While suppression can be a helpful coping strategy in some situations, it may lead to emotional bottling and eventual emotional outbursts or psychological stress if overused.

Why Does Repression Occur? 

Repression occurs for several reasons, primarily as a psychological defense mechanism to cope with trauma or overwhelming emotions. Here are a few reasons why someone might experience repression:

Trauma: Repression often arises as a response to traumatic experiences. When people encounter events that are too distressing or painful to handle, often during their childhood, their minds may automatically repress the associated emotions, memories, or thoughts. This serves as a protective measure to shield the person from immediate psychological distress.

Overwhelming Emotions: Repression can also occur in response to intense and overwhelming emotions that people may find difficult to process. When someone experiences extreme guilt, shame, or fear, they may unconsciously repress these feelings to maintain emotional stability and functioning.

Social or Cultural Conditioning: Societal and cultural norms can contribute to the repression of certain emotions. Some societies discourage the expression of specific feelings, labeling them as unacceptable or weak. For example, men in certain cultures may be conditioned to repress emotions like sadness or vulnerability to conform to traditional masculine ideals. Similarly, people may repress anger or frustration due to societal expectations of politeness and conformity.

Lack of Coping Skills: People who lack effective coping strategies may resort to repression to manage their emotions when they feel overwhelmed. Repression can offer a temporary escape from distressing emotions, although it may not be a healthy or sustainable long-term solution.

Signs of Repression and Suppression 

The signs of repression and suppression can manifest in various ways, affecting both mental and physical well-being. 

Signs of Repression

Common signs of repressed emotions include: 

Signs of Suppression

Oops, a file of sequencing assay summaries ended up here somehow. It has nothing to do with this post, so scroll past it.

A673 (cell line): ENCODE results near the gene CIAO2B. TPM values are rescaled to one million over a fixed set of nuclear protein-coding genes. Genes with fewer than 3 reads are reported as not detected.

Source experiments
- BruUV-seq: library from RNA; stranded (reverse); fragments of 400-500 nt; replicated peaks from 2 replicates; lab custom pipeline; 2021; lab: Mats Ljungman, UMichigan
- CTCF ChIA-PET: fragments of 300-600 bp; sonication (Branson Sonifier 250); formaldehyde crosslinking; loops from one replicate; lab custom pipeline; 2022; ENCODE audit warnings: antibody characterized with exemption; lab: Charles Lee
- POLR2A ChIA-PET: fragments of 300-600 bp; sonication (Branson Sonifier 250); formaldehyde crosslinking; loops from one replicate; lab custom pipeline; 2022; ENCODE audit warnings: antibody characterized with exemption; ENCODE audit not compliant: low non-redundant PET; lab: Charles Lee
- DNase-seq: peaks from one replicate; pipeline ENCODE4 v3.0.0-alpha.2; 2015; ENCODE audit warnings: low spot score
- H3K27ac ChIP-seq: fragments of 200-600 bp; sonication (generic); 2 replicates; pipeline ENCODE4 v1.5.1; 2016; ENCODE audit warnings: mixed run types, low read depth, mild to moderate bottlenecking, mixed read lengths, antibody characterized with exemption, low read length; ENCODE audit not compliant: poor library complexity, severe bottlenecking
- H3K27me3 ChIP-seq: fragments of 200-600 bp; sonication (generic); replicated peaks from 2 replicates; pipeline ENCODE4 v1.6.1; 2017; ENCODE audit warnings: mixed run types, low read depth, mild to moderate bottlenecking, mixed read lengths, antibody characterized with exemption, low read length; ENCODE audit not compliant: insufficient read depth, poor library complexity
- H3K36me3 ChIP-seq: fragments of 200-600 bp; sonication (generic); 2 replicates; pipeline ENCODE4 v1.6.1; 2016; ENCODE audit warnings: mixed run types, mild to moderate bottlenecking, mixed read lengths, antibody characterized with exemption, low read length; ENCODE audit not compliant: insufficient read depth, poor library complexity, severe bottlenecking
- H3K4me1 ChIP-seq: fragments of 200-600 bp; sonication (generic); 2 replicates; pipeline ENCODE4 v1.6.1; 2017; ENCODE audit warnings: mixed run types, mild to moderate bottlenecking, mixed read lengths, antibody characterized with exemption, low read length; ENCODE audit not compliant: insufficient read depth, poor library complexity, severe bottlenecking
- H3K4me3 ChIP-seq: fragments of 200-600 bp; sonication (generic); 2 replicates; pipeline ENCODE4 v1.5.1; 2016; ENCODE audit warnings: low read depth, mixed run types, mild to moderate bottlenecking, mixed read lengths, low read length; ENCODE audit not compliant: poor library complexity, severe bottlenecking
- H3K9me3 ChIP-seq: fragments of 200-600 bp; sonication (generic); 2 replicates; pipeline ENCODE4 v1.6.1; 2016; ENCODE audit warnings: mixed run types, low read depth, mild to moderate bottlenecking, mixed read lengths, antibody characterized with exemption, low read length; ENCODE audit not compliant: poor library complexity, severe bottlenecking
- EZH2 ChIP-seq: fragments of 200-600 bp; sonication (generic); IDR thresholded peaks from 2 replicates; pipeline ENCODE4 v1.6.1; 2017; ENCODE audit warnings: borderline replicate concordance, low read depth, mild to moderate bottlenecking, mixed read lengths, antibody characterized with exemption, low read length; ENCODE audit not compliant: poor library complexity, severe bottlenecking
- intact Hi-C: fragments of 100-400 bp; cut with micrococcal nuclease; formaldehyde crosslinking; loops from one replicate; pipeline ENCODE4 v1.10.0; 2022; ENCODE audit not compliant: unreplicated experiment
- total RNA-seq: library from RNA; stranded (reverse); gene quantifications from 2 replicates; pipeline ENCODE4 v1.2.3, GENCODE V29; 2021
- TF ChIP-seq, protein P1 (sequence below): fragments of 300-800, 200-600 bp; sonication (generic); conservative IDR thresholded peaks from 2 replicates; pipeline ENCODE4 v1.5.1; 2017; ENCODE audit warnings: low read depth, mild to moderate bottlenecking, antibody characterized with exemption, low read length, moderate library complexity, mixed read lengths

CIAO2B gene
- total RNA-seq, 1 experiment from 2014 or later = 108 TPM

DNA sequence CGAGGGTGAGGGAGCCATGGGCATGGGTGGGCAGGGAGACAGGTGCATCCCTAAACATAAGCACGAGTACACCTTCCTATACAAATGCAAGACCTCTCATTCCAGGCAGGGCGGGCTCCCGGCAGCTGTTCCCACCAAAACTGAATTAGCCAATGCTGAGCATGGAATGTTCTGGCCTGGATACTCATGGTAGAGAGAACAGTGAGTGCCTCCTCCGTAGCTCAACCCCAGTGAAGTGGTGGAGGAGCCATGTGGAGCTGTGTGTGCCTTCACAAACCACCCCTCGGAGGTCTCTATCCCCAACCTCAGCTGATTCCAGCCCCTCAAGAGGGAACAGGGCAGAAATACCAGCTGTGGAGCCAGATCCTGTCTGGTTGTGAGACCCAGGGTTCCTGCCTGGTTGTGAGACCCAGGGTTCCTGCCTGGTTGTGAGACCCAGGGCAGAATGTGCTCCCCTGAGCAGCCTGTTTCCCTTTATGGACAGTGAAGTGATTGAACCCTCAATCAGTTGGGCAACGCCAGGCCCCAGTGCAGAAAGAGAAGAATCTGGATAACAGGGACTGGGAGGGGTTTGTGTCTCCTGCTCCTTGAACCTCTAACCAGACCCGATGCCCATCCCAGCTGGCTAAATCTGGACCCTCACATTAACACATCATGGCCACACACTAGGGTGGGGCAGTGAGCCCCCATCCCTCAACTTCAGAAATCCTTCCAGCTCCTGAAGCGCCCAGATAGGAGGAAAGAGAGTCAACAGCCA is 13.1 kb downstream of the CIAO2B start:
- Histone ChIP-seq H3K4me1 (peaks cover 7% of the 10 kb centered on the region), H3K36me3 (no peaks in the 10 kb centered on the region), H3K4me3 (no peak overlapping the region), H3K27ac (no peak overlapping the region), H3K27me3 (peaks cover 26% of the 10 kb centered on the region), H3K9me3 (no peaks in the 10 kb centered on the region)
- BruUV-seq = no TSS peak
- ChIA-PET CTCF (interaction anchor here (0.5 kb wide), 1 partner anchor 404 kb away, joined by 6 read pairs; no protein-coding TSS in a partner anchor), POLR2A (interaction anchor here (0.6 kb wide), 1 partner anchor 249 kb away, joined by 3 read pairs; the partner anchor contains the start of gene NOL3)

Common signs of suppressed emotions include:

It’s important to note that repression and suppression can adversely affect mental and physical health if left unaddressed. These defense mechanisms may temporarily relieve distressing emotions but can lead to long-term consequences, including increased psychological distress, relationship problems, and physical health issues.

Recognizing these signs is a crucial step toward addressing repressed or suppressed emotions. 

How to Deal with Repression and Suppression

While challenging, thankfully, we can all learn to overcome repression and suppression. Below are some key practices for doing exactly that.


Journaling is a valuable self-help practice for releasing and processing your emotions. Writing in a journal creates a safe and private space to express your thoughts and feelings honestly. This practice can help you clarify your emotions, identify patterns, and work through complex feelings.

Mindfulness and Meditation to Increase Emotional Awareness

Mindfulness and meditation are powerful techniques to enhance your emotional awareness. These practices encourage you to observe your emotions without judgment, allowing you to acknowledge and accept them. As a result, you can better understand and manage your emotions, reducing their intensity and impact on your well-being.

Engaging in Creative Outlets

Engaging in creative outlets like art, music, or dance provides a constructive way to express your emotions. These forms of expression allow you to channel your feelings into tangible and often beautiful creations. You don’t need to be a professional artist to benefit; the act of creating is what matters, offering a sense of release and catharsis.

Seek Professional Support